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Lola Adesioye, one of our regular columnists, argues against increasing the current detention without charge of suspected terrorists to 56 days in the absence of concrete evidence justifying the move.
Anyone who has travelled through a British airport recently will tell you what a hassle it has become. Having to remove shoes, undo belts, take off jackets, take out (and often discard) liquids, creams and perfumes from hand luggage are just some of the irritations that we now have to endure… I often think to myself that the next counter-terrorism measure will be for all passengers to walk naked through security.
OK, I’m being somewhat flippant here. The point is, however, that we all put up with these nuisances because there is no doubt that terrorism is a serious threat and tough times call for tough measures. With the London bombings of 2005 still fresh in our memories, and in light of recent failed attacks this year in both London and Glasgow, it is essential for the public’s peace of mind as well as the country’s security that the government takes a strong stance on protecting the UK against what is, according to M15, a growing threat “which has yet to reach its peak”.
Gordon Brown is, of course, keen to show that he takes terrorism seriously. The government’s new security plans, unveiled this week, show that he is unwilling to be seen as being soft on the matter. Many of his proposals are sensible: better awareness training for staff who work in public places, increasing the size of the security service and clamping down on those who finance terrorism. These are important measures.
I am not particularly thrilled by the idea of having bags screened and being searched at major railway stations – after all, we are talking about a public transport system that is under enough pressure as it is. But I’m sure the public are willing to put up with some annoyances if it keeps us all safe.
However, what we cannot allow is an erosion of our civil liberties. Behind some of Gordon Brown’s more level headed proposals lurks one highly controversial and politically risky one: the desire to increase detention without charge of suspected terrorists to 56 days. There is, as yet, no evidence which has convinced me that such an extension is necessary in the anti-terrorism fight. Many others, including the Church of England, human rights organization Liberty, and a number of Labour, Conservative and Liberal Democrat Party MPs are also unable to find satisfactory justification for it. Even the security minister Lord West seems unable to make up his mind although it’s safe to say that he probably would have stuck to his original assertion that he was not convinced of the need to extend the current limit past 28 days had he not been pressurised into saying otherwise by the Prime Minister.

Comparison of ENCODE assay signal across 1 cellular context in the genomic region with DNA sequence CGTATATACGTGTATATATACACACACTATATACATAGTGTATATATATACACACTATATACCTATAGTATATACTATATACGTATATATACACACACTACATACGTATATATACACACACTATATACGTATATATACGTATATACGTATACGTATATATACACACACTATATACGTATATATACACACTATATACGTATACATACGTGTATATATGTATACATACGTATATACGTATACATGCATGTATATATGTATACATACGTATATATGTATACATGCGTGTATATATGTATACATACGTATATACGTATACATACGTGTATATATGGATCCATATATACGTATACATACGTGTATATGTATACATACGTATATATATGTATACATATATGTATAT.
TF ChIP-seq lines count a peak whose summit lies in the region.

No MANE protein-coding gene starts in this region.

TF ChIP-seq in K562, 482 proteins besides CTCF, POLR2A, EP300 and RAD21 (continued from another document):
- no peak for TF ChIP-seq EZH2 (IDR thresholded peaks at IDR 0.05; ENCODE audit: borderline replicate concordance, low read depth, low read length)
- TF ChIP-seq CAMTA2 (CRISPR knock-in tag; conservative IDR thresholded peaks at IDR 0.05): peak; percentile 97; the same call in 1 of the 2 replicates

Britain is already able to hold suspected terrorists without charge for longer than in another democracy. No other democracy, including Spain which itself has been victim of terrorist atrocities, feels the need for such long detention times. We must ask why this is the case if it is so necessary in the fight against terrorism?
Al-Qaeda is not the first terrorist organization which has threatened Great Britain. The IRA carried on a long terrorist campaign against the country, and there are existing emergency laws that can be invoked if necessary.
Should Brown’s plan for increased detention-without-charge limit proceed through parliament, Gordon Brown risks turning the UK into a police state. I am unsure that the terrorist threat is so large that individual freedoms must be lost in favour of state control.
In the midst of our fear and sensitivity about terrorism, its easy to forget that anyone of us can be a suspect. In order to protect the rights of all of us, every suspect – regardless of whether they are under suspicion of terrorism or otherwise – must be treated with equal same rights. We must not open Britain up to becoming a nation that allows human rights abuses and injustices in the name of counter-terrorism. Innocent people who have already been held for 28 days without charge will argue that the current period is already in itself a human rights infringement.
Until there is absolute concrete evidence that a longer detention period is necessary, this law should not be passed through parliament. I hope for all of our sakes that opponents of the plan, both within in and outside the party, resist it strongly. After all, isn’t this loss of rights and freedoms exactly what the terrorists want?
Lola Adesioye uses the power of the positive word, whether written, spoken or sung, as well as a variety of media, to be an agent for social change, uplifting and inspiring the black community.
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